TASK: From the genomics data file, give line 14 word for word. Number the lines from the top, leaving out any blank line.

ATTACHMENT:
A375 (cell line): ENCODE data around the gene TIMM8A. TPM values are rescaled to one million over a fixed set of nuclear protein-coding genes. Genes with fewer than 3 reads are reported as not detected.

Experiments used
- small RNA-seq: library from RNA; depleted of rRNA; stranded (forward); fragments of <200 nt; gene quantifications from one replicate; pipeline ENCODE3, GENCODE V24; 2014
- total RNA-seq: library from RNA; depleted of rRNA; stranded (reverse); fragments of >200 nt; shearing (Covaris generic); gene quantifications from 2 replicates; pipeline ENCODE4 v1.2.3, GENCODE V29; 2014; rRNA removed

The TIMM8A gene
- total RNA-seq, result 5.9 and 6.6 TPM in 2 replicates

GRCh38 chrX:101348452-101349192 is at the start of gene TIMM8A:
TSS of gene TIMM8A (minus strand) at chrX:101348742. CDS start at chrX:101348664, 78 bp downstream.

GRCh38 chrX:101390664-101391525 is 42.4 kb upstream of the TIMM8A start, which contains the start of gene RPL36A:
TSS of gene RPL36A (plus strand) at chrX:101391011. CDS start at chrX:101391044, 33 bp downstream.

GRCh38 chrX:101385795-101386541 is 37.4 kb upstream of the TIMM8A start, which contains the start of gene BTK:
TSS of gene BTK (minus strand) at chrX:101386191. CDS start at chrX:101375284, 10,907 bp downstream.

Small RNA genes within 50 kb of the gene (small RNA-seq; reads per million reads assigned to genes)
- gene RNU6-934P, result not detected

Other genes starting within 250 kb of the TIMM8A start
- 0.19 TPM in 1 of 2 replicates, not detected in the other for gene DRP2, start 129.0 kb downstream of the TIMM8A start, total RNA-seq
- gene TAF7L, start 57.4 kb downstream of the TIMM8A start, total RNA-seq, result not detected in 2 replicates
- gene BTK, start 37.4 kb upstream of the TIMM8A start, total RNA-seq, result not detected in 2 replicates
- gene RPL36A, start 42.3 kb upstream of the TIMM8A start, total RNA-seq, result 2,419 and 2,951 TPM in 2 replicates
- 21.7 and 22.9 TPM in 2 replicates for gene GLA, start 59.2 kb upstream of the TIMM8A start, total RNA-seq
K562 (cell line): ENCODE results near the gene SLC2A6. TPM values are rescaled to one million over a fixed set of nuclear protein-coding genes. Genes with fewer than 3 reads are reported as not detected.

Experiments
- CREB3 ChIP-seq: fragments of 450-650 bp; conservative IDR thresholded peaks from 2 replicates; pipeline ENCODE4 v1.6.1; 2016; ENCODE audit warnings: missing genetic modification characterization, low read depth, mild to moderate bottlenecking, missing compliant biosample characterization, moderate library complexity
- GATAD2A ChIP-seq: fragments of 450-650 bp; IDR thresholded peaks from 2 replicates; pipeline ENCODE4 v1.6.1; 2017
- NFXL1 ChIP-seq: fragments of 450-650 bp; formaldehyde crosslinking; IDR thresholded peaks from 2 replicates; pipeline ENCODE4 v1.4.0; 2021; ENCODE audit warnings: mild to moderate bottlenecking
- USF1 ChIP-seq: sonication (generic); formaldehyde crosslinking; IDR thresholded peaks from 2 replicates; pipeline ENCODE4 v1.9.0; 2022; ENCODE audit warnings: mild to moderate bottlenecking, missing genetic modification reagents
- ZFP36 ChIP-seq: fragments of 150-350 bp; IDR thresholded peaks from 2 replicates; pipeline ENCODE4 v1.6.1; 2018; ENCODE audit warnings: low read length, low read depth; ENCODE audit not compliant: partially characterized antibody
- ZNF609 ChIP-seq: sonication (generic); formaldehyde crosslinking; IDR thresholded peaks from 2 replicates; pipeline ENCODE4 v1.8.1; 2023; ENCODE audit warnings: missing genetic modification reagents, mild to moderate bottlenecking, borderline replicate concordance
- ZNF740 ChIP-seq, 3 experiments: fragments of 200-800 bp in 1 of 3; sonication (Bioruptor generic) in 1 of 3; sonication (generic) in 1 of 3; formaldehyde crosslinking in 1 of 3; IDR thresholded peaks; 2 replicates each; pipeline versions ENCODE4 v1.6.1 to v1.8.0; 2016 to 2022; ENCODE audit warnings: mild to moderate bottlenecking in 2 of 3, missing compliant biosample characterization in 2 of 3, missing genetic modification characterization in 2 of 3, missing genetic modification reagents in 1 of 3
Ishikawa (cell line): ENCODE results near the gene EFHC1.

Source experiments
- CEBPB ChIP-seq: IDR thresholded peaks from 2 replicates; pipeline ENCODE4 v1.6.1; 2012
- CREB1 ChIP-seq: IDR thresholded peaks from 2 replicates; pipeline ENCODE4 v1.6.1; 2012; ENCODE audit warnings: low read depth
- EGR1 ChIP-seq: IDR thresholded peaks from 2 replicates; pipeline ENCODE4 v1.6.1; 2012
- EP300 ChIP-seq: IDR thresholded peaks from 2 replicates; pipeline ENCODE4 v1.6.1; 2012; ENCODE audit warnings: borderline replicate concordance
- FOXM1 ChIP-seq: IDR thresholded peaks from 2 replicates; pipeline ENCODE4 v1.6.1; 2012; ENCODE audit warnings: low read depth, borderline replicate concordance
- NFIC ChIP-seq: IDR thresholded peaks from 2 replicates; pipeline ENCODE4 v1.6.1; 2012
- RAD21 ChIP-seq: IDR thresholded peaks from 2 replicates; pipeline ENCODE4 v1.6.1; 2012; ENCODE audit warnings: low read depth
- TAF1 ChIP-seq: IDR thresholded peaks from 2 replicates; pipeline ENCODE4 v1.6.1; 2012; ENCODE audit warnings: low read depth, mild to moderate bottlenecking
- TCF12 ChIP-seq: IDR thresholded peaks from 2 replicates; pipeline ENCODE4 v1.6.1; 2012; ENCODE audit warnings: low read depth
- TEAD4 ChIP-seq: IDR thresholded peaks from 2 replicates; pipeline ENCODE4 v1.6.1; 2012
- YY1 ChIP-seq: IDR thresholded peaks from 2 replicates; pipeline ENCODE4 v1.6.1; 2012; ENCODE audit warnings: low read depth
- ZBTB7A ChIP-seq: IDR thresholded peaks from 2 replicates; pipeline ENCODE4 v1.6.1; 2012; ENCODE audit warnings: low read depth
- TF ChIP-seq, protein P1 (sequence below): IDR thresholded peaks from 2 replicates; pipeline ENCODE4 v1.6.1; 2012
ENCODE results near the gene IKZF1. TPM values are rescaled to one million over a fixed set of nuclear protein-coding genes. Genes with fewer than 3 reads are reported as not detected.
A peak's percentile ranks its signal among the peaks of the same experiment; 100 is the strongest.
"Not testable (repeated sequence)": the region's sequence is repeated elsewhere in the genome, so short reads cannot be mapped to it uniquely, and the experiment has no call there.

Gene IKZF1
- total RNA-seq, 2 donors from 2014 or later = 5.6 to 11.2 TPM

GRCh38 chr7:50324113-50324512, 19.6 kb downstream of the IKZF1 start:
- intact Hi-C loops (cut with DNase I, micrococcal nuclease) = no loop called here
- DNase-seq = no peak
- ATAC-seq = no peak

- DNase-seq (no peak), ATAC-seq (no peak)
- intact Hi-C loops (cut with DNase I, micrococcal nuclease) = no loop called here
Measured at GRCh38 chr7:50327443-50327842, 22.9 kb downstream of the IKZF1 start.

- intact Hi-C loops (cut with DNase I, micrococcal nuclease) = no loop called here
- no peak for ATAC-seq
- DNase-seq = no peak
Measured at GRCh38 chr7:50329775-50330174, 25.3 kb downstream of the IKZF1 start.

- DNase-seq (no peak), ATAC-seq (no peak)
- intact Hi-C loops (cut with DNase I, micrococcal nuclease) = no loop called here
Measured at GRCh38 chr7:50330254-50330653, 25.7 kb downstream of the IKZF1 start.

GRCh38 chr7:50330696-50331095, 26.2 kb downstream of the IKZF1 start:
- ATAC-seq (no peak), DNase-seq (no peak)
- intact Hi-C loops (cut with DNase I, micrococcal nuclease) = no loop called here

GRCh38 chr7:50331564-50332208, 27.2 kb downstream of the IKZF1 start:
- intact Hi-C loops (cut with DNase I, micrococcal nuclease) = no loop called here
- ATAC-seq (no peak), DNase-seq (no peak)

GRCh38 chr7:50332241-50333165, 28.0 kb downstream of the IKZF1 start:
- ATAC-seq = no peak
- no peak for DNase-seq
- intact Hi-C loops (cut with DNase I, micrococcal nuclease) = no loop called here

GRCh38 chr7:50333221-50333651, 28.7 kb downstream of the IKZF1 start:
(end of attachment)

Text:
- gene RNU6-934P, result not detected